# Show linear independence for a set of increasing powers of linear transformations

Question: Let V be an n-dimensional vector space, and let $T : V \rightarrow V$ be a linear map. Suppose that there is a vector $v \in V$ such that $T^{n−1}(v) \ne 0$ but $T^n(v) = 0$. Show that the set $\{v, T(v), T^2(v),\cdots, T^{ n−1}(v)\}$ is linearly independent, and hence is a basis of V. Find the matrix of T with respect to this basis (in the given order).

I can see the intuition. Let $T_1$, $T_2$ be the shift transformations defined by $T_1(x_1,x_2,\cdots,x_j) = (0,x_1,\cdots,x_{j-1})$ and similarly, $T_2(x_1,x_2,\cdots,x_j) = (x_2,\cdots,x_{j-1}, 0)$. Then the set (for $T_1$) is $\{v, T(v),\cdots, T^{n-1}(v)\} = \{(x_1,x_2,\cdots,x_j), (0,x_1,\cdots,x_{j-1}),\cdots, (0,0,\cdots,x_1)\}$ and $T_1^n(x)=(0,0,\cdots,0)$ (similarly for $T_2$).

I can see that $T_1$ is linearly independent. But how can we prove this? I think it's similar to the proof of independance for the columns of an upper/lower triangle matrix here but I don't understand that proof.

The matrix is the shift matrix with ones only on the superdiagonal or subdiagonal, and zeroes elsewhere.

First Part: Choose $n$ to be minimal and suppose there exists $j$ such that $\{v,T(v), ... T^i(v)...T^{j-1}(v)\}$ is a linearly independent set and adjoining $T^j(v)$ makes the set linearly dependent.

Then $$T^j(v) = \sum_{m=0}^{j-1} a_m T^m(v)$$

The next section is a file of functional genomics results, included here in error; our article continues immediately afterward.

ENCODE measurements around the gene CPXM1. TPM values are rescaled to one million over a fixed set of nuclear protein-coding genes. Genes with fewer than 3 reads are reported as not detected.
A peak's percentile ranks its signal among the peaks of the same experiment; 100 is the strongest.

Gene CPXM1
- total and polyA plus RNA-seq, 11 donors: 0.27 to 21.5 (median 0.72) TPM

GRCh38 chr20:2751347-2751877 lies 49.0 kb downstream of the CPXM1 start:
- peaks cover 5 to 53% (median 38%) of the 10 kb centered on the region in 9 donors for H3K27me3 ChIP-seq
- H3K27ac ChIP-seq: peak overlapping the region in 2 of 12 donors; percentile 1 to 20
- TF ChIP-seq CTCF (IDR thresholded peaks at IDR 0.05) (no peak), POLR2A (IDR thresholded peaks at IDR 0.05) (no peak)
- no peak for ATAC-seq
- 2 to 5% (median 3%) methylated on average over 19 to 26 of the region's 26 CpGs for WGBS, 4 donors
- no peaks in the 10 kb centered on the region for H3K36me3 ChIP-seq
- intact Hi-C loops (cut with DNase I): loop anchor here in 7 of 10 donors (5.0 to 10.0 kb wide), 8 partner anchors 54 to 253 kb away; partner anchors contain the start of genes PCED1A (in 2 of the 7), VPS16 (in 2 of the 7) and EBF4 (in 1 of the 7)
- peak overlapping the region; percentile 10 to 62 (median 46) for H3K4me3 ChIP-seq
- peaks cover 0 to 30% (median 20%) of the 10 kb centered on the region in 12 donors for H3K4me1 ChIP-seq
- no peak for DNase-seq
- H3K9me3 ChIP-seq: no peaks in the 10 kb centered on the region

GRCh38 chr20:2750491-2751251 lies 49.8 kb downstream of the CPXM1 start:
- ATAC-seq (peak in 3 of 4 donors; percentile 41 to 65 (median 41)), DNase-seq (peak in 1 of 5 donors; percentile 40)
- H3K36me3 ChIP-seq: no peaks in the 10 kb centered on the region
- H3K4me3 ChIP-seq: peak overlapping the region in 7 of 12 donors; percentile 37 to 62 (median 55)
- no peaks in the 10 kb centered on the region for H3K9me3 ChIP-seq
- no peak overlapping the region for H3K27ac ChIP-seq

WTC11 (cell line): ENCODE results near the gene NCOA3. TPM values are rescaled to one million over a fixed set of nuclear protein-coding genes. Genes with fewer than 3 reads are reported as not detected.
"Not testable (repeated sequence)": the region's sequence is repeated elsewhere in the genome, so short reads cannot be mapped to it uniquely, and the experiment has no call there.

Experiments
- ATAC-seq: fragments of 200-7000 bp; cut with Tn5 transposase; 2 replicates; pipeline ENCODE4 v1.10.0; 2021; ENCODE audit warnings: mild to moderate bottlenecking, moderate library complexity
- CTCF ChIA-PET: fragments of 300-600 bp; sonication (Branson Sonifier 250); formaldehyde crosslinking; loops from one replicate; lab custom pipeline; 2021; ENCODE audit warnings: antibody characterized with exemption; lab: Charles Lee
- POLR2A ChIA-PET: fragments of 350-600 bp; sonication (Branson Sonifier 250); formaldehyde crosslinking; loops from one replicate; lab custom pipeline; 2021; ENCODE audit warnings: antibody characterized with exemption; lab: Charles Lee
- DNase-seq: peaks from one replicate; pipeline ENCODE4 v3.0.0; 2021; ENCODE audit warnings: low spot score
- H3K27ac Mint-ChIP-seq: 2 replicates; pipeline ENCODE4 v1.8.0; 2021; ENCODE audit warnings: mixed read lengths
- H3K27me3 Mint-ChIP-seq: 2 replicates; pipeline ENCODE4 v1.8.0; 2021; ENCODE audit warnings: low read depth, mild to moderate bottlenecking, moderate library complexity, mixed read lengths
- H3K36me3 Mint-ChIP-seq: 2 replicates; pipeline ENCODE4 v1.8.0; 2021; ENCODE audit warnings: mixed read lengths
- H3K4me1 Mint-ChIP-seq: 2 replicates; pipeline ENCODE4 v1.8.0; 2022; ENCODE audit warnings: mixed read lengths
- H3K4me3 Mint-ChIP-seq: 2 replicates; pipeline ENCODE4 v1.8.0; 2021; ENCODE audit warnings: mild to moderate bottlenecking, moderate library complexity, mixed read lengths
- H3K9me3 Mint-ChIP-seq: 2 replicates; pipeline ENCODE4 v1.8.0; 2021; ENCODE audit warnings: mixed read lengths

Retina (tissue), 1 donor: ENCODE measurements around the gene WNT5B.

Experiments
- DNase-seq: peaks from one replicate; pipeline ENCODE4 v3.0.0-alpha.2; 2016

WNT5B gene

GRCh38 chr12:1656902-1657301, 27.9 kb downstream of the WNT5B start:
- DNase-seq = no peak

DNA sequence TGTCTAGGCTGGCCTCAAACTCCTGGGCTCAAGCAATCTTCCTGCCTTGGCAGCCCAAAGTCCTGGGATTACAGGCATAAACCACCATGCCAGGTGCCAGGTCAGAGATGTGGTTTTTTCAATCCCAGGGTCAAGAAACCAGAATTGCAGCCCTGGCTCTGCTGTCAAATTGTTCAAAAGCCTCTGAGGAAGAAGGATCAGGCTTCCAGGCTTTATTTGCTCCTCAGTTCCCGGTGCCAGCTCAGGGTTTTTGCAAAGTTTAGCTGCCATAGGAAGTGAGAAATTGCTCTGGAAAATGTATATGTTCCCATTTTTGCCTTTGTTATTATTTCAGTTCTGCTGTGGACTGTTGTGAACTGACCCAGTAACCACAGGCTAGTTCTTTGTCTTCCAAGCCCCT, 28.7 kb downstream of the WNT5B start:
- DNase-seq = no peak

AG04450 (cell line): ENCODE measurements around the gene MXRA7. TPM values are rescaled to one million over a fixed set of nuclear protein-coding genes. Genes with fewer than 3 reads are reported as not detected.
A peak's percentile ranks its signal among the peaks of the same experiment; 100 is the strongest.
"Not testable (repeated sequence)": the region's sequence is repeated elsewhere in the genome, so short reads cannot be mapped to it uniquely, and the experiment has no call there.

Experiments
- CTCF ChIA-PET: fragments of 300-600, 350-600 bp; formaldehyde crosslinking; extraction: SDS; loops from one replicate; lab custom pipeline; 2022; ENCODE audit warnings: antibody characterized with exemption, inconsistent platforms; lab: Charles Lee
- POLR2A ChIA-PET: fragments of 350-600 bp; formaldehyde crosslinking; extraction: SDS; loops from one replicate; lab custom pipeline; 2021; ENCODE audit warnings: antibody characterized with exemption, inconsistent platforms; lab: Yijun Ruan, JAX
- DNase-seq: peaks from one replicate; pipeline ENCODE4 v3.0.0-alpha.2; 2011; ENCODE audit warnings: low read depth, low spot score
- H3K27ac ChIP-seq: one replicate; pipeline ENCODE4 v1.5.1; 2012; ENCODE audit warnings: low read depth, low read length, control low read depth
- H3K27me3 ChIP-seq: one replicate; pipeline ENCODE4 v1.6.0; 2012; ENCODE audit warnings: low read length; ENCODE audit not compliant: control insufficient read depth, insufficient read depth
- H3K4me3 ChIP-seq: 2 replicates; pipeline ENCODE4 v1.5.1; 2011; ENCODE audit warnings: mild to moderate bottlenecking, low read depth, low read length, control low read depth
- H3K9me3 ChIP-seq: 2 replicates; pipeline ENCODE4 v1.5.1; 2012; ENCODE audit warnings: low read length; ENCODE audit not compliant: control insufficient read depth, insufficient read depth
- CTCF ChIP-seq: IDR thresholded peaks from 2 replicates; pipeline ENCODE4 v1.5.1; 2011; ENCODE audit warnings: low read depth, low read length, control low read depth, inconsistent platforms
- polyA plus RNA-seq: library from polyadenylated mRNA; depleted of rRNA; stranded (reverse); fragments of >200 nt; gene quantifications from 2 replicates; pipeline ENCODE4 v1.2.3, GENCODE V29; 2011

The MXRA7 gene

By observing that if $T^n(v) = 0$ then $T^{n+m}(v) = 0$ we can apply T to both sides just enough times so that the left hand side is $0$ and all but one of the terms on the right hand side is $0$. In other words apply $T$ to both sides $n-1$ times so that $$0 = T^{j+n-1}(v) = T^n(v) = a_0T^{n-1}(v) \neq 0$$

If $a_0 \neq 0$ this is a contradiction. If $a_0 = 0$ we can apply $T$ to both sides $n-2$ times instead and so on ... up until we do get a contradiction.

Second part: The matrix is quite clear. It's a matrix of $1's$ and $0's$. I think you can take care of it.

• thank you! What do you mean by "Choose n to be minimal". – Josiah Coad Nov 24 '17 at 3:39
• We want to choose the smallest such $n$ s.t $T^n(v) = 0$. That's what I mean by minimal. – Dionel Jaime Nov 24 '17 at 3:43

Suppose the set $\{T^j(v), \; 0 \le j \le n - 1\}$ were linearly dependent. Then there exist $a_i \in \Bbb F$, the base field of $V$, not all zero, with

$\displaystyle \sum_0^n a_i T^i(v) = 0; \tag 1$

let $j$ be the least index such that $a_j \ne 0$; if we operate on (1) with $T^{n - j - 1}$, we find

$\displaystyle a_j T^{n - 1}(v) = \sum_0^n a_i T^{n + i -j - 1}(v) = 0; \tag 2$

since, for $¡ > j$,

$T^{n + i - j - 1}(v) = T^{i - j - 1} T^n(v) = 0, \tag 3$

whereas $a_i = 0$ for $i < j$. Together these facts imply (2). Now $a_j \ne 0$ yields

$T^{n - 1}(v) = 0, \tag 4$

in contradiction to our hypothesis; it follows that $\{ T^i(v) \}$ is a linearly independent set and thus a basis of $V$.

As for the matrix of $T$ in the basis $\{T^i(v) \}$, which we also denote by $T$, if we set

$v = e_1 = (1, 0, 0, \ldots, 0)^T, \tag 5$

$T(v) = e_2 = (0, 1, 0, \ldots, 0)^T, \tag 6$

$T^2(v) = e_3 = (0, 0, 1, \ldots, 0)^T, \tag 7$

etc., then it is easy to see the entries $T_{ij}$ of $T$ are

$T_{1j} = 0, \; 1 \le j \le n; \tag 8$

$T_{i, i - 1} = 1, \; 2 \le i \le n; \tag 9$

$T_{ij} = 0, \; j \ne i - 1; \tag{10}$

the matrix described by (8)-(10) has $1$ along the principal subdiagonal and $0$ elsewhere. It is easy to see by direct matrix-vector multiplication that

$T(e_i) = T^i(e_1) = e_{i + 1}, \; 1 \le i \le n - 1, \tag{11}$

and

$T(e_n) = T^n(e_1) = 0, \tag{12}$

in accord with the pattern set by the action of $T$ on $v \in V$.